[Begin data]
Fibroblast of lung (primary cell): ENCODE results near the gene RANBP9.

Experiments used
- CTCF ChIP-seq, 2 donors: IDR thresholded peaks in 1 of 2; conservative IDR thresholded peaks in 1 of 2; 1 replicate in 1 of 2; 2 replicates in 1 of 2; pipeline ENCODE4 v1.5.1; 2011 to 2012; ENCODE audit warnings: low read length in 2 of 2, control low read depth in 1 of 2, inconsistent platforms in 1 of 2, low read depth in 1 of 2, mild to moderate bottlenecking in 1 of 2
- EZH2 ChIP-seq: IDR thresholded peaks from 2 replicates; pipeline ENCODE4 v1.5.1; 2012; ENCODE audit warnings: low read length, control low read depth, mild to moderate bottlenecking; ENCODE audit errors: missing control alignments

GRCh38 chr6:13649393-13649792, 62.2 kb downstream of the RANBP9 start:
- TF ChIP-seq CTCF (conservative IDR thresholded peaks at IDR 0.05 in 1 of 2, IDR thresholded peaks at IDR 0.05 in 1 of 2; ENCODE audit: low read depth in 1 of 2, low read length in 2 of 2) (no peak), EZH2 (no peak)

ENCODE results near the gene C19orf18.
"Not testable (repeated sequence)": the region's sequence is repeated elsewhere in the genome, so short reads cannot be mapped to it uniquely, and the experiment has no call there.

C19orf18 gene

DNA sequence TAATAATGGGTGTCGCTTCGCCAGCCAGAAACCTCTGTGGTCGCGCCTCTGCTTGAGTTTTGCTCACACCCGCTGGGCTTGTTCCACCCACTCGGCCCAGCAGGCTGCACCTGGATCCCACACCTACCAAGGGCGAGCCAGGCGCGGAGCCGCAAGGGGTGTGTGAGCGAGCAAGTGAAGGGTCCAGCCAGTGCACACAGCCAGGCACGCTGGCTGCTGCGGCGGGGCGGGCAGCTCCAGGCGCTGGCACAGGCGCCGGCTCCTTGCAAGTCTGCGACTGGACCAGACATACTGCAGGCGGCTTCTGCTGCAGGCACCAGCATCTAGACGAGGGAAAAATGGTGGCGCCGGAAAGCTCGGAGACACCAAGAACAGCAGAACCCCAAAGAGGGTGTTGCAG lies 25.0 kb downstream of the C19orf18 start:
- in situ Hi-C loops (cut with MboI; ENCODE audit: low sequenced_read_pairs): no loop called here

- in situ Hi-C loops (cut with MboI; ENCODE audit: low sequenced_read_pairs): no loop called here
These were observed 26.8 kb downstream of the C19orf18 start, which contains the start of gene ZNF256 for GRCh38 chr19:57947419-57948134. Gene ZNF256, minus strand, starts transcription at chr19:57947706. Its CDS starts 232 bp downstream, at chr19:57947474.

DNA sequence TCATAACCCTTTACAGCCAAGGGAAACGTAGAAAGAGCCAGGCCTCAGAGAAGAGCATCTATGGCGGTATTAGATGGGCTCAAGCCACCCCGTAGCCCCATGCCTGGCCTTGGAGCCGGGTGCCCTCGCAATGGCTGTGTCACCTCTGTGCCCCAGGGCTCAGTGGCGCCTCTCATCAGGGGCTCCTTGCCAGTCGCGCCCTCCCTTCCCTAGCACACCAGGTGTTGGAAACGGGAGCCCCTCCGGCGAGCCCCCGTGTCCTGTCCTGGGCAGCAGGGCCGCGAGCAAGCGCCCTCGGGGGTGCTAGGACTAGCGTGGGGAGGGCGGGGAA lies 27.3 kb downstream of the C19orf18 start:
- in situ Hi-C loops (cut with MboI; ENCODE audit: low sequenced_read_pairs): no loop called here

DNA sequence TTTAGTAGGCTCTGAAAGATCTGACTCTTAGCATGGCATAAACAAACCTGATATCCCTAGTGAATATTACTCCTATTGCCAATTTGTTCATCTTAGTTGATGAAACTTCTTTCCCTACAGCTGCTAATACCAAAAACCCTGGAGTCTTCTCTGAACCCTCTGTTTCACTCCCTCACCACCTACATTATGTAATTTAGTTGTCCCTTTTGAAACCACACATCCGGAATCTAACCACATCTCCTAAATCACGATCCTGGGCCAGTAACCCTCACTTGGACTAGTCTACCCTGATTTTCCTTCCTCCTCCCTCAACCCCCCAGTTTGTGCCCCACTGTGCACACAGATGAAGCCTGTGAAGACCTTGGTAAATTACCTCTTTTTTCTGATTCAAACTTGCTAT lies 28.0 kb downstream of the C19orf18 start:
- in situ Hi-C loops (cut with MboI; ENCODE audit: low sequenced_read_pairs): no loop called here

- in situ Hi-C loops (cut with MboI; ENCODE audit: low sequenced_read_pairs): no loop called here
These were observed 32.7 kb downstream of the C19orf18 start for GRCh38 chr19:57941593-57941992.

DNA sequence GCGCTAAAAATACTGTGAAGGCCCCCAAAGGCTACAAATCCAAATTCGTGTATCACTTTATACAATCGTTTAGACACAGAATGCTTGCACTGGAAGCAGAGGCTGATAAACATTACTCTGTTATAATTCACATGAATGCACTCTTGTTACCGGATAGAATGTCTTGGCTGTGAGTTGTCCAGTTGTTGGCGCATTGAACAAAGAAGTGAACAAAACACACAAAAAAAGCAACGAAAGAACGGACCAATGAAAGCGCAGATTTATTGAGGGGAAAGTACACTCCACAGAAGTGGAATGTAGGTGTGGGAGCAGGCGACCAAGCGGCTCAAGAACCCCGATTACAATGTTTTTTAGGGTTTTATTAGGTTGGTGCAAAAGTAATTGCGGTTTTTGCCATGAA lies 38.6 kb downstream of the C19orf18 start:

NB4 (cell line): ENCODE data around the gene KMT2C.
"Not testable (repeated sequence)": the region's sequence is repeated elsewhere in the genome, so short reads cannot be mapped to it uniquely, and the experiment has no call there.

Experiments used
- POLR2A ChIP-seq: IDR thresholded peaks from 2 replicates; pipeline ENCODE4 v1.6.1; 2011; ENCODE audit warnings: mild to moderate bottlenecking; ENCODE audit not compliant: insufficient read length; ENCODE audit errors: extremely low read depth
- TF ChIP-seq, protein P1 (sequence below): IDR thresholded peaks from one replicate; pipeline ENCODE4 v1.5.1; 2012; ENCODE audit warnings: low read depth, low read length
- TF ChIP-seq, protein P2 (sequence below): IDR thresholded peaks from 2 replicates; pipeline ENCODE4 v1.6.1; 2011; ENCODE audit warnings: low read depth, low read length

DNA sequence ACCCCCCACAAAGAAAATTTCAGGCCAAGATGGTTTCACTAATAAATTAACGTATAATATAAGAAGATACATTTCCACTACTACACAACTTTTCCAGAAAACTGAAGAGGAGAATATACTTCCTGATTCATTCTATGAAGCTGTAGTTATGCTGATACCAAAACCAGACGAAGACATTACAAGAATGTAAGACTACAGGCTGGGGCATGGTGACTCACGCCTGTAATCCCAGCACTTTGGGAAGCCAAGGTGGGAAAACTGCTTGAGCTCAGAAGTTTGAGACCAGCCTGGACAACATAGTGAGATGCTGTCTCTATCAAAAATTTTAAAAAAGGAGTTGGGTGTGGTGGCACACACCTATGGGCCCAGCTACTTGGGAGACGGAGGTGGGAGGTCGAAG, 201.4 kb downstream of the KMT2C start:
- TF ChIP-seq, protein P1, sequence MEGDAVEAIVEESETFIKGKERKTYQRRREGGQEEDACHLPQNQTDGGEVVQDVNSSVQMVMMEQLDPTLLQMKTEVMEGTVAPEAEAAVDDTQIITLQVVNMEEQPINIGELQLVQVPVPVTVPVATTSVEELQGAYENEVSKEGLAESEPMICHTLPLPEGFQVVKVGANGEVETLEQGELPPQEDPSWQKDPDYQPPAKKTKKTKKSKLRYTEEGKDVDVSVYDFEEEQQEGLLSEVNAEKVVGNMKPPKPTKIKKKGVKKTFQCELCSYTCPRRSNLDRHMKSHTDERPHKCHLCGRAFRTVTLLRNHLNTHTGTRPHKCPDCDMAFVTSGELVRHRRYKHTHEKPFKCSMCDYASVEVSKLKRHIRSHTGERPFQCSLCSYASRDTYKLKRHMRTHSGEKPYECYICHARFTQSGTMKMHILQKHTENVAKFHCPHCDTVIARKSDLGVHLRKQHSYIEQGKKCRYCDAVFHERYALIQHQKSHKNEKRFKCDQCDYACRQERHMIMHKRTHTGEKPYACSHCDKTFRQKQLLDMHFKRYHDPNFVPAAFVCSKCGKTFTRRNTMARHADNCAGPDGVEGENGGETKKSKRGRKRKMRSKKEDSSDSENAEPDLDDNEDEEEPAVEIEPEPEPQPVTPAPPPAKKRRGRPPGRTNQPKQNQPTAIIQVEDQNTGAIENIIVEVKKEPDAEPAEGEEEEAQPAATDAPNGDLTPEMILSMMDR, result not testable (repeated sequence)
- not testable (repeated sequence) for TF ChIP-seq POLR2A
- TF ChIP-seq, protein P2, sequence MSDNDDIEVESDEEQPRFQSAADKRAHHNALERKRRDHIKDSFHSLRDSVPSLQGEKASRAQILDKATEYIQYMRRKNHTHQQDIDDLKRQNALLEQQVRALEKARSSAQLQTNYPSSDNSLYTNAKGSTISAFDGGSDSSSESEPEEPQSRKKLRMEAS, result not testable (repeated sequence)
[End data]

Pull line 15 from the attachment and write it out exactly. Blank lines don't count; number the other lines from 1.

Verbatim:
- in situ Hi-C loops (cut with MboI; ENCODE audit: low sequenced_read_pairs): no loop called here